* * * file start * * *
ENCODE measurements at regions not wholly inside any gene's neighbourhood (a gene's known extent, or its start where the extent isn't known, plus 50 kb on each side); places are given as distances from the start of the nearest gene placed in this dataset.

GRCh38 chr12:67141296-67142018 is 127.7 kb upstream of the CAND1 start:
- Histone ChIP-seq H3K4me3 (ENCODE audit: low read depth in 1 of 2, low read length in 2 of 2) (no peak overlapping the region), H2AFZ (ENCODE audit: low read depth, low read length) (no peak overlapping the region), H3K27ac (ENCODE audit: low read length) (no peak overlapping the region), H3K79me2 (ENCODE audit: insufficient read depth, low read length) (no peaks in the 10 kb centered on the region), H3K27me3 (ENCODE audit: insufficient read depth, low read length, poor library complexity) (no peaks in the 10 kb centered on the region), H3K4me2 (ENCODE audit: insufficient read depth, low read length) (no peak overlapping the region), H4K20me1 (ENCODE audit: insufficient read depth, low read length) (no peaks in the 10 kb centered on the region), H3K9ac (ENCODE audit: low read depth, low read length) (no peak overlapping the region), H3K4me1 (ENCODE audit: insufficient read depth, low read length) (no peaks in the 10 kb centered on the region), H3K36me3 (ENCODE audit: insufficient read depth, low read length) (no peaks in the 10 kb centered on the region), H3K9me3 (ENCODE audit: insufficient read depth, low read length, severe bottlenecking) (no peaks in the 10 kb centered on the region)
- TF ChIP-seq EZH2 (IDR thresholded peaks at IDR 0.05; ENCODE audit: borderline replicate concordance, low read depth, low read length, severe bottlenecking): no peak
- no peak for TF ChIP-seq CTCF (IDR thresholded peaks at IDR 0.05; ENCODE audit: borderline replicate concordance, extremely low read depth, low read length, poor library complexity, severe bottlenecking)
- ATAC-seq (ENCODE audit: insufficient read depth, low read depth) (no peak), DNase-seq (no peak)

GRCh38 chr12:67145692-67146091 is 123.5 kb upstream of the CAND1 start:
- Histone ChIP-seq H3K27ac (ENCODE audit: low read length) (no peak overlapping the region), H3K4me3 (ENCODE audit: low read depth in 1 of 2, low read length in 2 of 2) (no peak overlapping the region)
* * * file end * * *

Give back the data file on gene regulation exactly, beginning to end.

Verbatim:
ENCODE measurements at regions not wholly inside any gene's neighbourhood (a gene's known extent, or its start where the extent isn't known, plus 50 kb on each side); places are given as distances from the start of the nearest gene placed in this dataset.

GRCh38 chr12:67141296-67142018 is 127.7 kb upstream of the CAND1 start:
- Histone ChIP-seq H3K4me3 (ENCODE audit: low read depth in 1 of 2, low read length in 2 of 2) (no peak overlapping the region), H2AFZ (ENCODE audit: low read depth, low read length) (no peak overlapping the region), H3K27ac (ENCODE audit: low read length) (no peak overlapping the region), H3K79me2 (ENCODE audit: insufficient read depth, low read length) (no peaks in the 10 kb centered on the region), H3K27me3 (ENCODE audit: insufficient read depth, low read length, poor library complexity) (no peaks in the 10 kb centered on the region), H3K4me2 (ENCODE audit: insufficient read depth, low read length) (no peak overlapping the region), H4K20me1 (ENCODE audit: insufficient read depth, low read length) (no peaks in the 10 kb centered on the region), H3K9ac (ENCODE audit: low read depth, low read length) (no peak overlapping the region), H3K4me1 (ENCODE audit: insufficient read depth, low read length) (no peaks in the 10 kb centered on the region), H3K36me3 (ENCODE audit: insufficient read depth, low read length) (no peaks in the 10 kb centered on the region), H3K9me3 (ENCODE audit: insufficient read depth, low read length, severe bottlenecking) (no peaks in the 10 kb centered on the region)
- TF ChIP-seq EZH2 (IDR thresholded peaks at IDR 0.05; ENCODE audit: borderline replicate concordance, low read depth, low read length, severe bottlenecking): no peak
- no peak for TF ChIP-seq CTCF (IDR thresholded peaks at IDR 0.05; ENCODE audit: borderline replicate concordance, extremely low read depth, low read length, poor library complexity, severe bottlenecking)
- ATAC-seq (ENCODE audit: insufficient read depth, low read depth) (no peak), DNase-seq (no peak)

GRCh38 chr12:67145692-67146091 is 123.5 kb upstream of the CAND1 start:
- Histone ChIP-seq H3K27ac (ENCODE audit: low read length) (no peak overlapping the region), H3K4me3 (ENCODE audit: low read depth in 1 of 2, low read length in 2 of 2) (no peak overlapping the region)